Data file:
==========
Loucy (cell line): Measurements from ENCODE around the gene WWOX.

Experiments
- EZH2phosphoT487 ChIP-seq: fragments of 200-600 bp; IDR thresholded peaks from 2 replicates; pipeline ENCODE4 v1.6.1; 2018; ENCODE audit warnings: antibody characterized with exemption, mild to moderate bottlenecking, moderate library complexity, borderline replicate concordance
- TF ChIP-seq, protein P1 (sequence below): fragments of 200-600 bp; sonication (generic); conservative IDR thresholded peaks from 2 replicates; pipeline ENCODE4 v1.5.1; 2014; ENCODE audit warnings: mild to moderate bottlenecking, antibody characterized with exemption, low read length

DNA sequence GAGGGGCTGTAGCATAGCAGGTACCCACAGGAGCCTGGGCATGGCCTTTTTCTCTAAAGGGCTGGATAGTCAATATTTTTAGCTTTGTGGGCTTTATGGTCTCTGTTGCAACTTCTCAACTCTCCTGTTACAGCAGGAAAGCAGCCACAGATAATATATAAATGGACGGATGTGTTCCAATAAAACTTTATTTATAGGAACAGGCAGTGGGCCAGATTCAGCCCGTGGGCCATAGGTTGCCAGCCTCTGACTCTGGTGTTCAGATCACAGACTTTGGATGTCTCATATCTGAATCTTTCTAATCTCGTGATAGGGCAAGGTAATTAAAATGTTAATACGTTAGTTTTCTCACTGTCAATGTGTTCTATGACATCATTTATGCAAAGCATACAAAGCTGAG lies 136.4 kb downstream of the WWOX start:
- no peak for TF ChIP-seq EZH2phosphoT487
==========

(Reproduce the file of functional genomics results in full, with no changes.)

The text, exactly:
Loucy (cell line): Measurements from ENCODE around the gene WWOX.

Experiments
- EZH2phosphoT487 ChIP-seq: fragments of 200-600 bp; IDR thresholded peaks from 2 replicates; pipeline ENCODE4 v1.6.1; 2018; ENCODE audit warnings: antibody characterized with exemption, mild to moderate bottlenecking, moderate library complexity, borderline replicate concordance
- TF ChIP-seq, protein P1 (sequence below): fragments of 200-600 bp; sonication (generic); conservative IDR thresholded peaks from 2 replicates; pipeline ENCODE4 v1.5.1; 2014; ENCODE audit warnings: mild to moderate bottlenecking, antibody characterized with exemption, low read length

DNA sequence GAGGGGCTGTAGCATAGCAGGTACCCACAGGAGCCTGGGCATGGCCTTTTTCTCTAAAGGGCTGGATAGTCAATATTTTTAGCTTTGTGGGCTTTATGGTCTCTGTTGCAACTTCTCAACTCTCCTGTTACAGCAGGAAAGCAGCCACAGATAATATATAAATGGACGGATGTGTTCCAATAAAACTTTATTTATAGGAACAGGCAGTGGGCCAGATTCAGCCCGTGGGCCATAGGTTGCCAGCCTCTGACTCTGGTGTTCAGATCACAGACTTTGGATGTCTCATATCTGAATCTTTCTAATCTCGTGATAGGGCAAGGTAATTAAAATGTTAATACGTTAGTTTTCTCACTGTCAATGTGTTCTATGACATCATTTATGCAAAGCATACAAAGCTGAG lies 136.4 kb downstream of the WWOX start:
- no peak for TF ChIP-seq EZH2phosphoT487